Texas Child Custody Lawyers
Child custody can be a challenging and emotional aspect of divorce or the breakup of a non-marital relationship involving children. It is best if the parties can reach a mutually agreed upon, court-approved arrangement. However, if the parties cannot come to an agreement, the court will make the decision for them.
The Blacknall Firm understands that child custody issues can be emotionally charged and that each family’s situation is unique. Our firm has a long history of helping families protect the best interests of their children. We listen to your parenting concerns and work with you to create a custody plan that meets the needs of everyone involved.
“Best Interest of the Child” Standard Under Texas Law
In Texas, there is a legal presumption that both parents will have joint legal custody (also known as “conservatorship”) of their children and both will have visitation rights (also known as “possession and access”) unless evidence shows that this arrangement is not in the “best interest of the child.” Texas law prioritizes the child’s needs and the parents’ ability to meet those needs rather than relying on outdated stereotypes such as those that favored mothers over fathers as primary caregivers. Factors that Texas courts may consider when determining the best interests of the child include:
- The child’s age and any special physical or mental considerations
- Each parent’s ability to provide for the child’s health and nutrition
- Each parent’s ability to provide appropriate supervision and discipline
- Access to support systems, including extended family
- History of physical or mental abuse
The best interests of the child can change over time due to changes in the circumstances of the parents and the changing needs of growing children. However, once a custody order is in place, it can be difficult to modify. The child custody lawyers at The Blacknall Firm are available to advocate for you and your child through any circumstances or challenges that may impact the final court order.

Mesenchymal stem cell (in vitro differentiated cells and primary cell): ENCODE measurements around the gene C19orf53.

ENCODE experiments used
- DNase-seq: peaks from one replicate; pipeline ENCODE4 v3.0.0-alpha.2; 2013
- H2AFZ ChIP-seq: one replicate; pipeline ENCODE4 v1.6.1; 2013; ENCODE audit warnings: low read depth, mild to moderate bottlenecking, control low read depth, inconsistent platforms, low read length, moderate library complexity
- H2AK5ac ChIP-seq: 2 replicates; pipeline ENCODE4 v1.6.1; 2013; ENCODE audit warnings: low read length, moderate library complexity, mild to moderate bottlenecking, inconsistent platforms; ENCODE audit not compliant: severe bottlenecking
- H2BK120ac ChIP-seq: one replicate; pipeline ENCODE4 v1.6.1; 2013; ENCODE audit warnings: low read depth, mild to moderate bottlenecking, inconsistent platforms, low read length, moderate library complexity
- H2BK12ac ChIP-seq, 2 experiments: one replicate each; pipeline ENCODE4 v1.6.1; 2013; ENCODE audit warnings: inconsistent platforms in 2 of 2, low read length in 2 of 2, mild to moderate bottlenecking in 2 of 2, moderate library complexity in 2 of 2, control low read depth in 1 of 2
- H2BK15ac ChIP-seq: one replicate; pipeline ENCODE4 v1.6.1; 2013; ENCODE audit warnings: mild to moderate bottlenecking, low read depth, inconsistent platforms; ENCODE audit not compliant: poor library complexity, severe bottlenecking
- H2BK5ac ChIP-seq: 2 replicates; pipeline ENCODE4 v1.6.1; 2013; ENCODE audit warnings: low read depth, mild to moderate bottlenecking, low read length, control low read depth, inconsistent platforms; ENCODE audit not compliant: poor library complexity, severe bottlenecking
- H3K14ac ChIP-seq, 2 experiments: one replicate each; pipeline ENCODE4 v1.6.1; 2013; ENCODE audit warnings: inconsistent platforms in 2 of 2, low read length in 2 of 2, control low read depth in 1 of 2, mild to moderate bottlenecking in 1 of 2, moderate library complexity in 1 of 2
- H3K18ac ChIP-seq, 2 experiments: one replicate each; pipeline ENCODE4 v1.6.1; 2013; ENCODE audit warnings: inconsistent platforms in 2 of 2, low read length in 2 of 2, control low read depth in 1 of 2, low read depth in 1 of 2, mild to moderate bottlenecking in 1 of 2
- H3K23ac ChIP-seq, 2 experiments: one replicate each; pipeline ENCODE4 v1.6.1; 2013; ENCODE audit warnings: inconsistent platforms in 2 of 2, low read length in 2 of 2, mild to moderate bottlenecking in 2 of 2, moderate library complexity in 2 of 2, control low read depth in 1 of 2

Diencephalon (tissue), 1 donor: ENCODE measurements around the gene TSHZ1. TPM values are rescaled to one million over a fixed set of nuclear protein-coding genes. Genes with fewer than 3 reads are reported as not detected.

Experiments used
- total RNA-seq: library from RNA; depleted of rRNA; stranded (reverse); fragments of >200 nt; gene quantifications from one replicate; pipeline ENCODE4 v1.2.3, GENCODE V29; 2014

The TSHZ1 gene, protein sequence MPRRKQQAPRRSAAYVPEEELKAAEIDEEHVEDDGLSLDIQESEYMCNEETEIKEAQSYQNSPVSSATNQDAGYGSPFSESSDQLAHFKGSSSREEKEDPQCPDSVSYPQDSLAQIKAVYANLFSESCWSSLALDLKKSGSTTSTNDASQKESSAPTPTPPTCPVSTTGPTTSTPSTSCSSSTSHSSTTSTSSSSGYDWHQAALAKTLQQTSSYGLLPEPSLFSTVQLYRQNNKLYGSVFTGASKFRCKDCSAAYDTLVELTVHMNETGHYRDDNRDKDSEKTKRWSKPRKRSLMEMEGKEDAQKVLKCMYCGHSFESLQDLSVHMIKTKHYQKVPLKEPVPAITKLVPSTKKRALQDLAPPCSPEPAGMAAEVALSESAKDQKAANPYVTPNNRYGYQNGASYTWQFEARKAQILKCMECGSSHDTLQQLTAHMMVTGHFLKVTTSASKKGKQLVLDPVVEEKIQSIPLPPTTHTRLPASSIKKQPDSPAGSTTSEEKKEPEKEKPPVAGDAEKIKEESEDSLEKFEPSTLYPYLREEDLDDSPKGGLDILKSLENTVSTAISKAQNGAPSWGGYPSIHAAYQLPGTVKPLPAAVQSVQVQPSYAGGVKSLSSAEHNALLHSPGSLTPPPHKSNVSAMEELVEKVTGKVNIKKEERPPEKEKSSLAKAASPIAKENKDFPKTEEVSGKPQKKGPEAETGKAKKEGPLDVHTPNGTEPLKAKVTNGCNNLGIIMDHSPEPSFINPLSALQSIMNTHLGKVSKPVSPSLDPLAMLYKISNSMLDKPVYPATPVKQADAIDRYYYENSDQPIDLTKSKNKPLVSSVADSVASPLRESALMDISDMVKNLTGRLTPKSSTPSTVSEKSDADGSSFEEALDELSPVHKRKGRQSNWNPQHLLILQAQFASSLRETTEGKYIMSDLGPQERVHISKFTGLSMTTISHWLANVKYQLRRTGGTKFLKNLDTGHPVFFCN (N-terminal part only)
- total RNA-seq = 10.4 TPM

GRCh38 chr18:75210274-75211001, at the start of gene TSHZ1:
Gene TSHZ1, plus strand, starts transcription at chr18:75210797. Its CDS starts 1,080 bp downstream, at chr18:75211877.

Presumption of Joint Custody in Texas
In Texas, child custody is referred to as “conservatorship.” Conservatorship is further divided into:
- Joint managing conservatorship
- Sole managing conservatorship
- Possessory conservatorship
Texas law presumes that both parents will be fit to spend time with and participate in decision-making for their child in a “joint managing conservatorship.” In this arrangement, both parents share all the rights and duties outlined in the Texas Family Code. However, if the joint custodial parents cannot agree on a specific issue, the court may grant decision-making authority on that issue to one parent.
The presumption of joint managing conservatorship can be challenged with evidence that this arrangement is not in the best interest of the child. For example, a history of violence or child abuse, or other factors that may harm the child’s health or well-being, will be taken into account by the judge before making a final determination. It is important to discuss these issues with your attorney as soon as possible.
If the court finds that joint custody is not in the best interest of the child, it may appoint one parent as the “sole managing conservator.” If one parent is designated as the sole managing conservator, the other parent will likely be designated a “possessory conservator” and will have the right to visit with the child.
If you need representation for child custody matter schedule a consultation.